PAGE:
At the time of preoperative assessment, the patient was on pyridostigmine (60 mg oral tablet, four times a day), prednisolone (20 mg daily, once a day as an oral tablet), and azathioprine (75 mg oral tablet, twice a day) and had no neurological symptoms or signs. Previous anesthetic history included an uneventful vaginal hysterectomy under spinal anesthesia 12 years ago. Her laboratory reports including hemogram, renal, liver, and pulmonary function tests; electrocardiogram; and echocardiography were unremarkable.
The surgeons opted for open cholecystectomy. Preoperatively, the patient was asked to not take solid food for 6 h prior to surgery and avoid clear fluids for 2 h. She was asked to continue her medication on the morning of surgery. On arrival of the patient in the operating room, routine monitors were attached, an 18-G peripheral intravenous (IV) cannula was placed, followed by an epidural catheter in the T7/8 interspace on the first attempt, with the patient in the sitting position. Fifteen milligrams of 0.5% bupivacaine heavy were administered in the subarachnoid space at L3-L4 interspace. The level of blockade after spinal anesthesia was assessed and found to be T6 dermatome. General anesthesia was administered with injection fentanyl 100 mcg IV and injection propofol 120 mg IV. The airway was secured with size 4 i-gel supraglottic airway (Fig. 1). Neuromuscular transmission monitoring using supramaximal train-of-four (TOF) stimulation every 20 s was opted for (Fig. 2). Anesthesia was maintained with 60% nitrous oxide and 0.8% isoflurane in oxygen, alongside propofol infusion at 200 mg/h. Ventilation was adjusted to maintain normocapnia. TOF ratio ranged from 0.7 to 0.8. A bolus of injection propofol 20 mg IV was required once to deepen the plane of anesthesia in order to achieve adequate muscle relaxation. The surgery was uneventful and concluded in 2 h. No neuromuscular blocking agents were administered. After emergence from general anesthesia, the i-gel was removed and the patient was shifted to the post anesthesia care unit (PACU). The TOF ratio remained between 0.7 and 0.8 throughout surgery and was > 0.9 prior to emergence.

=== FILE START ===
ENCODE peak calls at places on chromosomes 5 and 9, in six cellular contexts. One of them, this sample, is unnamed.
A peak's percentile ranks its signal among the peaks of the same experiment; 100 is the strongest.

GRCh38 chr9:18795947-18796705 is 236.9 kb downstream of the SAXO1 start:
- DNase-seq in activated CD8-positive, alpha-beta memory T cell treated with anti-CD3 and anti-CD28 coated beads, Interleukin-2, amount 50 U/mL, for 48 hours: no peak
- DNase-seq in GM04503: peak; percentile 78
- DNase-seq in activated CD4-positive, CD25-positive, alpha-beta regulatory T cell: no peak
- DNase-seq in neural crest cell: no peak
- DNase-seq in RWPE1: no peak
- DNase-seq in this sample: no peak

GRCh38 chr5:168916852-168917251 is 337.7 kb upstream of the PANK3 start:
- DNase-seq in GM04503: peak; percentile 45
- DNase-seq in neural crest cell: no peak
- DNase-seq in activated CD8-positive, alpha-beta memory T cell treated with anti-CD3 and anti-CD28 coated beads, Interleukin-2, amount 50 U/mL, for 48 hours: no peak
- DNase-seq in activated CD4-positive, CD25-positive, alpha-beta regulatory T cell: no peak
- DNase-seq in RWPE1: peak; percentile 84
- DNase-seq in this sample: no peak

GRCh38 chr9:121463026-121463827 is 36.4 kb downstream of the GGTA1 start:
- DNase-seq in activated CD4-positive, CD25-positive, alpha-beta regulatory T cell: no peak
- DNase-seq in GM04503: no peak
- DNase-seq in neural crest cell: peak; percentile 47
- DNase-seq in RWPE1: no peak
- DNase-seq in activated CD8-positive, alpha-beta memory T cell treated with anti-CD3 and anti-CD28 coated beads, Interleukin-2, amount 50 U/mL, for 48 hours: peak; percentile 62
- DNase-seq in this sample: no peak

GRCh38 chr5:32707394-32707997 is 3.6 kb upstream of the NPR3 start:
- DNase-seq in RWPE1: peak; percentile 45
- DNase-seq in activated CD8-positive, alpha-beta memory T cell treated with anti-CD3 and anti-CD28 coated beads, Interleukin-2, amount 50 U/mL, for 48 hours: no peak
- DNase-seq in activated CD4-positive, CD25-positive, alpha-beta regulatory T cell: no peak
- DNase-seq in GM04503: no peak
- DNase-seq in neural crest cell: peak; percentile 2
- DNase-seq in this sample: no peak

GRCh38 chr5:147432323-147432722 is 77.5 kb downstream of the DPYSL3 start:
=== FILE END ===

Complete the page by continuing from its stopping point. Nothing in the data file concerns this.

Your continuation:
An hour into her PACU stay, the patient started complaining of weakness and pain at surgical site. Her eyelids were drooping, although respiratory efforts were adequate. Her modified Bromage score was 5 in her left lower limb and 2 on the right side. A nasogastric tube was inserted and pyridostigmine tablet 60 mg was administered. Half-an-hour following this, her condition improved. An epidural top-up with 8 ml of 0.125% bupivacaine was administered, which relieved her pain. However, at the end of 6 h of PACU stay, her modified Bromage score was 6 on the left side and 3 on the right side.
Given the unilateral nature of lower limb weakness and slight, albeit prolonged recovery, a decision was taken to wait and watch rather than go for spine imaging. All her chronic medications were continued in the perioperative period. The patient regained full motor power of both lower limbs by the end of 12 h post-surgery. Intermittent epidural boluses were administered for postoperative pain. After 3 days, the epidural catheter was removed. The rest of the patient’s hospital stay was uneventful, and she was satisfied with her treatment.